First Baptist Church Centralia holds onto rich history, grows congregation

Upon a knoll sitting quietly above the railroad tracks at the cross section of Centralia and Chester roads is a gothic-looking structure that is very familiar by old-timers but may be a curiosity for new comers.

The gothic structure may seem unusual for this area. According to Baskerville, the design was influenced by the architectural styles that were in the mainstream during the early ‘20s. There were travelers who carried plans with them and most likely that is how the church received its building plans.

The building is a replacement structure of the original church building of Historic First Baptist Church Centralia,  The building was destroyed by fire in 1996 and rebuilt as close to the original church that was constructed in 1926.

One night in 1996 some boys were drinking and burning candles inside. A fire started and their church was destroyed. It was a sad day for the community. Many folks felt it was racially motivated, but their pastor,  Dr. Wilson Edward Brown Shannon, said they were not interested in hate and anger; they wanted healing and they forgave the boys. Being good stewards of the property, the congregation wanted to rebuild. They replicated the original structure in eight-and-a-half months with 800 volunteers. They did have some small contractors to complete some details, but mostly the new building was built by the church members. Dr. Shannon said the boys who started the fire came and helped as well.

When the congregation moved to Kingsdale Road in 1963, known as their “flagship church,”  they held onto their historic church, but used it mostly for storage. According to records, they had five -and-a-half tons of books stored there that were used for their missionary reading programs.

Today the structure is considered their auxiliary building and museum. They have relics from their original building saved after the fire. These are enclosed in a glass case that stands about ten-feet tall and five-feet square. The background photo in the case is of their church burning. There are news articles and photos displayed. One photo shows former Governor Gilmore, who was attorney general at the time, on the steps of the newly built church.

The community is able to use the auxiliary building for weddings, reunions and other special occasions. The church uses it for special programs. “We share it and we do it interracially,” said Dr. Shannon.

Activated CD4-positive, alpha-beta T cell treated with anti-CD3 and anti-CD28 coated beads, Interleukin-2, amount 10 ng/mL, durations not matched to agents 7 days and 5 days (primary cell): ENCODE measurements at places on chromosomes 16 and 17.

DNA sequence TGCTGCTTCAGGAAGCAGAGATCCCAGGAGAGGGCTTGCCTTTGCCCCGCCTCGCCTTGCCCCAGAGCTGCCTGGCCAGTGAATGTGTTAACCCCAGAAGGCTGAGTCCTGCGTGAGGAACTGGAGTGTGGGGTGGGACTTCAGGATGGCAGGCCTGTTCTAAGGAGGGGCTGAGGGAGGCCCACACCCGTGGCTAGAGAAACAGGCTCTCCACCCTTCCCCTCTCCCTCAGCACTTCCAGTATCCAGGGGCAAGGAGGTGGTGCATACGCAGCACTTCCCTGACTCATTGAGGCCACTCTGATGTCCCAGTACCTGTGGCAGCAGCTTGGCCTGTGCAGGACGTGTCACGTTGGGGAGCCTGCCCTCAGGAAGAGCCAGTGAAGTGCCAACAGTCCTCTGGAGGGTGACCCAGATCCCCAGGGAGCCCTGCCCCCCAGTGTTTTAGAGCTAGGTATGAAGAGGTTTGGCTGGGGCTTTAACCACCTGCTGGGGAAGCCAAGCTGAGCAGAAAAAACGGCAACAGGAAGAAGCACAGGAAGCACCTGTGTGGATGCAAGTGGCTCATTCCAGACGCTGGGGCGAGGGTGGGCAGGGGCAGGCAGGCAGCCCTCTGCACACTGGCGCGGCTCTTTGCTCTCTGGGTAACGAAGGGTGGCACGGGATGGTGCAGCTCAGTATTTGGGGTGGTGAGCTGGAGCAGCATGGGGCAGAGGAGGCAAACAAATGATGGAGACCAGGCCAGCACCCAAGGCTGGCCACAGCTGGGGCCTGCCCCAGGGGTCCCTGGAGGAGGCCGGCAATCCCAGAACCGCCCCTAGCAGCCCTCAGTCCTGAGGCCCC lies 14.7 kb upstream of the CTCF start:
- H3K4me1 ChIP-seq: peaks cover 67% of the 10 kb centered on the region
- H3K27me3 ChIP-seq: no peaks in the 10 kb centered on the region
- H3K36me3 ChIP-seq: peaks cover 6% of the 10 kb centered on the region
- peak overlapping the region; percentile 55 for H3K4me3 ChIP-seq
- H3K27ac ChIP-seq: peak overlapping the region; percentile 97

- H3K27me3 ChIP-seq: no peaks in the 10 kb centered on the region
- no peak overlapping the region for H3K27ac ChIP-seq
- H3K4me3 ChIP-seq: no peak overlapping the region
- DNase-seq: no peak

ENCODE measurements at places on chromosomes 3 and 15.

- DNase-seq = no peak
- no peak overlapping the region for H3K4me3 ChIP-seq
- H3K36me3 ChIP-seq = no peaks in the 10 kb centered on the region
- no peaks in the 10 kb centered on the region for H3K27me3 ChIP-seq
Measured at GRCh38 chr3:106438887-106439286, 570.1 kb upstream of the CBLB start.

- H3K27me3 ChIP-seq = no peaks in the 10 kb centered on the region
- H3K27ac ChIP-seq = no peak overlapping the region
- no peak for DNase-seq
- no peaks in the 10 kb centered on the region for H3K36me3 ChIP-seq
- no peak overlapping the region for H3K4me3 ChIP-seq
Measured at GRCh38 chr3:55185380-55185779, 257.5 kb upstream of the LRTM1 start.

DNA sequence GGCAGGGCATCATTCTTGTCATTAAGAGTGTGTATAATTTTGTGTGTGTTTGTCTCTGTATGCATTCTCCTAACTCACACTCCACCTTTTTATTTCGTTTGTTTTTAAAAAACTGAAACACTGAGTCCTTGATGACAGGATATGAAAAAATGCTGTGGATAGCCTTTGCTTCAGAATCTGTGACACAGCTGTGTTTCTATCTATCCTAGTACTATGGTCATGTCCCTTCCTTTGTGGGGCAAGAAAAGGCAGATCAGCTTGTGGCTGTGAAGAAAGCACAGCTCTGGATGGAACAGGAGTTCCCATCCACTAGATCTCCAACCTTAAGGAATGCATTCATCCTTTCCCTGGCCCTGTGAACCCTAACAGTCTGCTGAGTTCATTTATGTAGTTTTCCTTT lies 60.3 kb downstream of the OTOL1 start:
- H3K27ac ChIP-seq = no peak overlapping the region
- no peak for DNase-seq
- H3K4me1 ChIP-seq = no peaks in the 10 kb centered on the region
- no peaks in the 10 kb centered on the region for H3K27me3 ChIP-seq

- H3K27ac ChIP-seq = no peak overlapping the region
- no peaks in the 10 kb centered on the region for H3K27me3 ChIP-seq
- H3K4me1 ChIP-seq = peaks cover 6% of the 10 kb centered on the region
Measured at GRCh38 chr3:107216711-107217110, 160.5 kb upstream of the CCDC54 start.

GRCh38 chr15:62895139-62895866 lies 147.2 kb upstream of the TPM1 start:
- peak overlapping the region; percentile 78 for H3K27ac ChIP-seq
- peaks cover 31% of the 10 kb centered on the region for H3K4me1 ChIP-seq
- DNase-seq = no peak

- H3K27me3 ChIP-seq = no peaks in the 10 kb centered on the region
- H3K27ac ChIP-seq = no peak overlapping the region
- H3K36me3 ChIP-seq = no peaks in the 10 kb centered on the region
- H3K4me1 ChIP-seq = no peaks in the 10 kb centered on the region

The history of the church dates back to 1867. Two years following the close of the Civil War, the First Baptist Church was organized under the name of the Salem African Baptist Church.

They met on  land that was once a grape arbor and given to them by a white family, Mr. and Mrs. P. A. Chalkley.  The small group of members forming this church had previously worshipped with the Salem Baptist Church (White) which was located on Courthouse Road, two miles west of Centralia.

The families gather around the bush arbor and came together to build a church. Some of the names included in the founding Board of Trustees and families were: Branch, Dodson, Friend, Goode, Hill, Johnson, Lewis, Watkins, White and Wilkinson. Many of these family names are still included in much of the membership today, according to church historian Jane Baskerville, as well as many more.

The church continued to grow and in 1962 the church purchased 72 acres of land for its present site on Kingsdale Road.  On July 1, 1962, a groundbreaking ceremony was held for the upcoming new edifice.  The congregation entered the new building for its first service on August 4, 1963, on Kingsdale Road where they continue to hold worship services.

They are undergoing a $3 million building program, which will include a 36-foot by 60- foot indoor heated swimming pool. The pool is being constructed for senior and children swimming programs. A gym is also under construction with a banquet room that will seat 750 people.

Dr. Shannon has been pastor of First Baptist Church Centralia for 24 years. Before him, Dr. Samuel Moss Carter served as pastor for 40 years.

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